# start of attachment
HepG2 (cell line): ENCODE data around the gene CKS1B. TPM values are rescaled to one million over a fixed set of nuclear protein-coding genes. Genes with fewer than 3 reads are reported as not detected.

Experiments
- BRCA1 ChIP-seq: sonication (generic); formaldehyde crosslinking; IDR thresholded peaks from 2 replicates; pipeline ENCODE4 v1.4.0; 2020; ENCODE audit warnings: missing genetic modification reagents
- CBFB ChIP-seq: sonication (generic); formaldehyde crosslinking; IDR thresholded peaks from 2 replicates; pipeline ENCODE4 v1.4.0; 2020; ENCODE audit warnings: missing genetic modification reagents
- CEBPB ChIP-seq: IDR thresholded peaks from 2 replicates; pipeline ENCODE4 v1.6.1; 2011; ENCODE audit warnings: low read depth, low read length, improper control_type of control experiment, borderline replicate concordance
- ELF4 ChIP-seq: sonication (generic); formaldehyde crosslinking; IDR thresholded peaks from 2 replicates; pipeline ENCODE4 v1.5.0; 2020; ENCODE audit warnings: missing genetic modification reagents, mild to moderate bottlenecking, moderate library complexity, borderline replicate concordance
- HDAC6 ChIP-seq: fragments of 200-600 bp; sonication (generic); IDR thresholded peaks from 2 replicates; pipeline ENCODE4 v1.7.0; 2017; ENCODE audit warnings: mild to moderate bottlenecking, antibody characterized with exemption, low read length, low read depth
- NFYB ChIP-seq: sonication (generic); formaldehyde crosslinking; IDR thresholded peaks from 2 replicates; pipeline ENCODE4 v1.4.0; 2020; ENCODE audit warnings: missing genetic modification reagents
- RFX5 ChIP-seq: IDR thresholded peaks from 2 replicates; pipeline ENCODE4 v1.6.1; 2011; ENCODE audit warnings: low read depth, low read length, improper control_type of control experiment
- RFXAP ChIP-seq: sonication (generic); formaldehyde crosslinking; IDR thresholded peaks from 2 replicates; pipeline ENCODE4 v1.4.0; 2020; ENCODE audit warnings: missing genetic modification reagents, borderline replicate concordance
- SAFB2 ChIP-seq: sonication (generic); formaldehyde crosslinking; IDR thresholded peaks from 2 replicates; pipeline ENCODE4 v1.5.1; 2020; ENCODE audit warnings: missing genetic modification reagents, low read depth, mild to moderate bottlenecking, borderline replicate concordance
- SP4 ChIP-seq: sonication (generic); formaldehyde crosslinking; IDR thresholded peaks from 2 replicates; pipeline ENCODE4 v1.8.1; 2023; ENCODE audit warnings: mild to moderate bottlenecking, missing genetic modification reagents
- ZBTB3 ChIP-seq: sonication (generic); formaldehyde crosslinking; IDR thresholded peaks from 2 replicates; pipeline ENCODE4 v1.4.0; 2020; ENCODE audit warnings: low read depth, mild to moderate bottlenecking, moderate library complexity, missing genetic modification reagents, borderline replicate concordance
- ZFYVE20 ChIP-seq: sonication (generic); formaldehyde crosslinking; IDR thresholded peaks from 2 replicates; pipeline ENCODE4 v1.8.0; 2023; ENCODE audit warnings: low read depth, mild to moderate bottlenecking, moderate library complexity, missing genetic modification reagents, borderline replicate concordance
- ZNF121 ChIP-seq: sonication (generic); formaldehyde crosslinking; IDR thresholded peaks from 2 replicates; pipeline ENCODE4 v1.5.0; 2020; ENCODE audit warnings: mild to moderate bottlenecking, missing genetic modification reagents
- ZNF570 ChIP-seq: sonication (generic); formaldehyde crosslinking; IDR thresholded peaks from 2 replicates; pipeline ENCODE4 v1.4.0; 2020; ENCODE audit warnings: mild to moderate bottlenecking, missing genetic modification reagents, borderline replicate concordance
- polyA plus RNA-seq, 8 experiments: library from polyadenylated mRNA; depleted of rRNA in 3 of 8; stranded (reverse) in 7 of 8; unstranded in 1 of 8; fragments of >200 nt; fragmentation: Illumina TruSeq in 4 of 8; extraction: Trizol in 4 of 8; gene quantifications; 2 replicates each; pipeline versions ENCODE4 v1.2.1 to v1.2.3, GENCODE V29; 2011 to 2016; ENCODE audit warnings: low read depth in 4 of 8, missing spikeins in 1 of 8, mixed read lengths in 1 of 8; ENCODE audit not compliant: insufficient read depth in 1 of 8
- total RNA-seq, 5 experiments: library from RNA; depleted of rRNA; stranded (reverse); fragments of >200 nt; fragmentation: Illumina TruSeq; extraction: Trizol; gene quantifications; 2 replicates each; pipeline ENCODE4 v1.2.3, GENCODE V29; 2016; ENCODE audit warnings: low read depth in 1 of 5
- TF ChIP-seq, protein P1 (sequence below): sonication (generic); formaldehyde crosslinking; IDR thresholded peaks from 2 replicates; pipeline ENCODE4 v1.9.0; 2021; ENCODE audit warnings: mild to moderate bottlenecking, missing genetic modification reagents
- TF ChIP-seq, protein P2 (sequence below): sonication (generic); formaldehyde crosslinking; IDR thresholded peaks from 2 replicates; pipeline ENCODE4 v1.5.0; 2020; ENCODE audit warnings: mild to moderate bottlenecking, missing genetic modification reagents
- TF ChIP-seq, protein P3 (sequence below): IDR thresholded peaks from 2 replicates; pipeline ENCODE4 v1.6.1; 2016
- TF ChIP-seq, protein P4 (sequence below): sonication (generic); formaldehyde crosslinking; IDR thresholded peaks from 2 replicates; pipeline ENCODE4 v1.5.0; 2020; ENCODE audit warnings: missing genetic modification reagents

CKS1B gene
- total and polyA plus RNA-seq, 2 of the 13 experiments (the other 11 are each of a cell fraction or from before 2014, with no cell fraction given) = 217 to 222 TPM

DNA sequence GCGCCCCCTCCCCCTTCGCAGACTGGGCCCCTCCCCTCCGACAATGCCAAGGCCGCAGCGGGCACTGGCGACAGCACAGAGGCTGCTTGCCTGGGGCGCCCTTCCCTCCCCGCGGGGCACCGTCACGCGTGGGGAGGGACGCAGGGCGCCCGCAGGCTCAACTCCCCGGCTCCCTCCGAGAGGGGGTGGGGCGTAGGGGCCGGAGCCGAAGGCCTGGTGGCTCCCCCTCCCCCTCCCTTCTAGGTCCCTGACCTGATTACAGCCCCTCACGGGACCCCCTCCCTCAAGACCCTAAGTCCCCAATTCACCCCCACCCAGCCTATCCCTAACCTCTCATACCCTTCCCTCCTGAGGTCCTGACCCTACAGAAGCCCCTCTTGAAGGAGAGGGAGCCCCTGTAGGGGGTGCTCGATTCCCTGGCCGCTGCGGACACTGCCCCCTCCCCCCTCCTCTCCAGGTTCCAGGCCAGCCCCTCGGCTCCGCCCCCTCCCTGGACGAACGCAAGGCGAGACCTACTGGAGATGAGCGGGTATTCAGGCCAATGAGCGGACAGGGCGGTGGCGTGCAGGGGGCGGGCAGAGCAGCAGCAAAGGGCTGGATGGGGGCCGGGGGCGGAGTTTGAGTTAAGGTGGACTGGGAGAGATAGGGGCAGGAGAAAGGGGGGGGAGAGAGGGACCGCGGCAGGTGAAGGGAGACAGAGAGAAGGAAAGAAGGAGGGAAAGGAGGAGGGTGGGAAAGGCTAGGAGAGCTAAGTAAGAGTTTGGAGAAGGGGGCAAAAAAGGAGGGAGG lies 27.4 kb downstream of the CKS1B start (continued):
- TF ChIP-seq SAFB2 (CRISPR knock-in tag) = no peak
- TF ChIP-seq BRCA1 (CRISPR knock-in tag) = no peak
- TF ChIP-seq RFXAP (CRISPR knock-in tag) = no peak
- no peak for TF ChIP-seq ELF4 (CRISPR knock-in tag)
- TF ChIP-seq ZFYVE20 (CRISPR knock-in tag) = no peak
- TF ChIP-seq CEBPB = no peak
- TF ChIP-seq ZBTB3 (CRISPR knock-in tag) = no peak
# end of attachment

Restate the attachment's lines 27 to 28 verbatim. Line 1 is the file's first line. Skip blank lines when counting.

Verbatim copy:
- TF ChIP-seq BRCA1 (CRISPR knock-in tag) = no peak
- TF ChIP-seq RFXAP (CRISPR knock-in tag) = no peak